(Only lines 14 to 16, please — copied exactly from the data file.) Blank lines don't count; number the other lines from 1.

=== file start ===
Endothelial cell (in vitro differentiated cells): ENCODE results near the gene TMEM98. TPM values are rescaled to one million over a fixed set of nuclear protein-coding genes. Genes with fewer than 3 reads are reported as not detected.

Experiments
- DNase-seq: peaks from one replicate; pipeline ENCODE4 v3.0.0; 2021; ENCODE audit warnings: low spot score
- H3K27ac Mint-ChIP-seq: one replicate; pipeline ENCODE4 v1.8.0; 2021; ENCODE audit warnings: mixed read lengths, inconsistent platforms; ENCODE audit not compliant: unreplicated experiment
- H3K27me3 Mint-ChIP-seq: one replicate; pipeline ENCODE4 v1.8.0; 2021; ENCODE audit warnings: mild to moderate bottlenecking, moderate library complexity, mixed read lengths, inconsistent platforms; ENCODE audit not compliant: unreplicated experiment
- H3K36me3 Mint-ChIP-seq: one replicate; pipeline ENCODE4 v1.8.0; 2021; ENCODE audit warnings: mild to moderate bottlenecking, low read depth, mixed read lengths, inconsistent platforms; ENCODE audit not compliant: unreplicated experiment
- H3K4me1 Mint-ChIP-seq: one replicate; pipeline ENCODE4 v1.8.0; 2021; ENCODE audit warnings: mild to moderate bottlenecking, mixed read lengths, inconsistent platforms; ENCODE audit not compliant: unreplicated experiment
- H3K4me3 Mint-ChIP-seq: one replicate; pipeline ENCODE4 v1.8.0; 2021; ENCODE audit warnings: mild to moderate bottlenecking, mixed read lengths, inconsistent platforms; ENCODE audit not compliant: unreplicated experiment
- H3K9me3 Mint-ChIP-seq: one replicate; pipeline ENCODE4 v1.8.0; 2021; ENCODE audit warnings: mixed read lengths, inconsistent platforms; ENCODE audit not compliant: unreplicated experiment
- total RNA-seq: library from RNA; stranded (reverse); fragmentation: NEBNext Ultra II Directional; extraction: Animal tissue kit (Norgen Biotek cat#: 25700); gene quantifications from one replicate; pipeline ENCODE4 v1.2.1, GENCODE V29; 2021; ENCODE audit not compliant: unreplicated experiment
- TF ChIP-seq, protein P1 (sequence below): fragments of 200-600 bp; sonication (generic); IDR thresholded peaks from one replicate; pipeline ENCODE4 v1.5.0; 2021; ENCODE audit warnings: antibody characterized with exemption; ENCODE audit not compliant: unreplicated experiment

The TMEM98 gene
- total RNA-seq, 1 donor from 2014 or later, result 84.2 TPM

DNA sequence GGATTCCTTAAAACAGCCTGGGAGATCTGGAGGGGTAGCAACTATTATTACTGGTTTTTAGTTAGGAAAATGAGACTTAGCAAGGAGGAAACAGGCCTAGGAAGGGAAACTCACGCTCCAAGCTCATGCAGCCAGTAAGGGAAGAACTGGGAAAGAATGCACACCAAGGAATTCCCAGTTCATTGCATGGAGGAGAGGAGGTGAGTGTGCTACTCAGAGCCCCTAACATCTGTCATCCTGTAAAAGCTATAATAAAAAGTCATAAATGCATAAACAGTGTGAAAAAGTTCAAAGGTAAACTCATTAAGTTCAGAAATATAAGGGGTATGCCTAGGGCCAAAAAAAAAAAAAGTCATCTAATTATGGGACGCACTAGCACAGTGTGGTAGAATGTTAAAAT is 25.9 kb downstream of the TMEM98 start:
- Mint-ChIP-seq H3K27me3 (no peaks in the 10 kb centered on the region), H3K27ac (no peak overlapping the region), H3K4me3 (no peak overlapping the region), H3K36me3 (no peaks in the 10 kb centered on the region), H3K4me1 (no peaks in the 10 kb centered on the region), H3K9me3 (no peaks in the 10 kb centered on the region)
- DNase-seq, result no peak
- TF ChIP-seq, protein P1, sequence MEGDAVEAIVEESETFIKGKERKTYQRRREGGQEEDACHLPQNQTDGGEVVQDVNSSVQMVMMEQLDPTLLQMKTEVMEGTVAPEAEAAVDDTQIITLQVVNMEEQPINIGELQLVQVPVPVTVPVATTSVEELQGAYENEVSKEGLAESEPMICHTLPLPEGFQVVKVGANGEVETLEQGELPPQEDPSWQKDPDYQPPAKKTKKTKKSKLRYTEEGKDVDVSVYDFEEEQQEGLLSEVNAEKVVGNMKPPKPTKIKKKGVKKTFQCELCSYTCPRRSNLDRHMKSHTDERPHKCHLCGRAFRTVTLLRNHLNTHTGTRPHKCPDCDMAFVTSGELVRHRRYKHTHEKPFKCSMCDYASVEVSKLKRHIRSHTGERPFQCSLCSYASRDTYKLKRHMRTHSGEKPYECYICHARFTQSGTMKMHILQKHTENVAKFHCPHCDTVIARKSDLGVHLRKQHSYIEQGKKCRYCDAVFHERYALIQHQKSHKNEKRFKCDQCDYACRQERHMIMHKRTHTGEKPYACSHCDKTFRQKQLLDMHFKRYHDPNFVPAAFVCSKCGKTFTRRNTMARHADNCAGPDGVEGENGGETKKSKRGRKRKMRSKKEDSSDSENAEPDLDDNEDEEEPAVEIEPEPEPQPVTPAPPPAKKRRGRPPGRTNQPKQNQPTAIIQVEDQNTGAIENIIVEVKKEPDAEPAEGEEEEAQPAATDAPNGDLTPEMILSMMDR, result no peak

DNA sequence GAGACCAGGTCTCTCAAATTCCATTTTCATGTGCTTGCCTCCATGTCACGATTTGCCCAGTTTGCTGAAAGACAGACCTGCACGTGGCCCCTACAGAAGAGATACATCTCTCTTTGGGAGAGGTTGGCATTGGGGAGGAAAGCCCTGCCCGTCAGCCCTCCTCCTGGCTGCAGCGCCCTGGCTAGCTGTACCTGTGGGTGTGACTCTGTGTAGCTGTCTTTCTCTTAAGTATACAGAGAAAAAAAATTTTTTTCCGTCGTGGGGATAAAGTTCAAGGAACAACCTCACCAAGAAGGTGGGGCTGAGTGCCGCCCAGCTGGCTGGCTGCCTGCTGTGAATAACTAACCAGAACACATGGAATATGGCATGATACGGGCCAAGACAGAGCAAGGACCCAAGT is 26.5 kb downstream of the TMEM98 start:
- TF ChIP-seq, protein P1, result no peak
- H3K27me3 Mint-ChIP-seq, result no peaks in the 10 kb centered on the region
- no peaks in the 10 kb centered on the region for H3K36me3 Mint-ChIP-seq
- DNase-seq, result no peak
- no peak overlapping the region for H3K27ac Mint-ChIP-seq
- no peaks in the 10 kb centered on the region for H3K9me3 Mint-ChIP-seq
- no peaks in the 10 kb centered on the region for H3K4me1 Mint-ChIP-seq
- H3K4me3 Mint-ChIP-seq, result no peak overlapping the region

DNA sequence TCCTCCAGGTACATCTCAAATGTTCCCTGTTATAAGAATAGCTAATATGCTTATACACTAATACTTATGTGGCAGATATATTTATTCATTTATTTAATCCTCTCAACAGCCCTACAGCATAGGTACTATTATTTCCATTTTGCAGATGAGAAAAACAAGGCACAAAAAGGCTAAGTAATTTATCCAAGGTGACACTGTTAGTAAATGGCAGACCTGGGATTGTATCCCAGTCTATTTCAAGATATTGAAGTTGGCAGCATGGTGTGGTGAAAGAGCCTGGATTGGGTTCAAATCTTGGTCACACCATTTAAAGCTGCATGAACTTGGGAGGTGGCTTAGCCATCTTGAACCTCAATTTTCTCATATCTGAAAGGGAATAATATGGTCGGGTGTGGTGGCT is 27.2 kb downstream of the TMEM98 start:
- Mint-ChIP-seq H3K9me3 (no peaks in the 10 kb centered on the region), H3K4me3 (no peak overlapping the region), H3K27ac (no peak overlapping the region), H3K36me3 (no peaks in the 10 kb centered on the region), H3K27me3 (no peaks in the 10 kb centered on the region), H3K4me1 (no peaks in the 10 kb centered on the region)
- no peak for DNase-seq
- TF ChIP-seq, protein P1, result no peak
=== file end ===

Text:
DNA sequence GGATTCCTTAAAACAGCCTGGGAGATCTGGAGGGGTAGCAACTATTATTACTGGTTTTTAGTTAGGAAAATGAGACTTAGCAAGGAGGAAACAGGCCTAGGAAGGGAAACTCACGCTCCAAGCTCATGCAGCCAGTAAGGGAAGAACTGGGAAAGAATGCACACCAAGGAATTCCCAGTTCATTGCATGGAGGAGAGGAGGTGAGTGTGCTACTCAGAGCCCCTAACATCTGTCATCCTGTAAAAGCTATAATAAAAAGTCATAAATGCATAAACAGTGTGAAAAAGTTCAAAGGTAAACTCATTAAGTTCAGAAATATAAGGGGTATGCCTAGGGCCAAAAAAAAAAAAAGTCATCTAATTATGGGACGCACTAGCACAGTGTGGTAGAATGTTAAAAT is 25.9 kb downstream of the TMEM98 start:
- Mint-ChIP-seq H3K27me3 (no peaks in the 10 kb centered on the region), H3K27ac (no peak overlapping the region), H3K4me3 (no peak overlapping the region), H3K36me3 (no peaks in the 10 kb centered on the region), H3K4me1 (no peaks in the 10 kb centered on the region), H3K9me3 (no peaks in the 10 kb centered on the region)
- DNase-seq, result no peak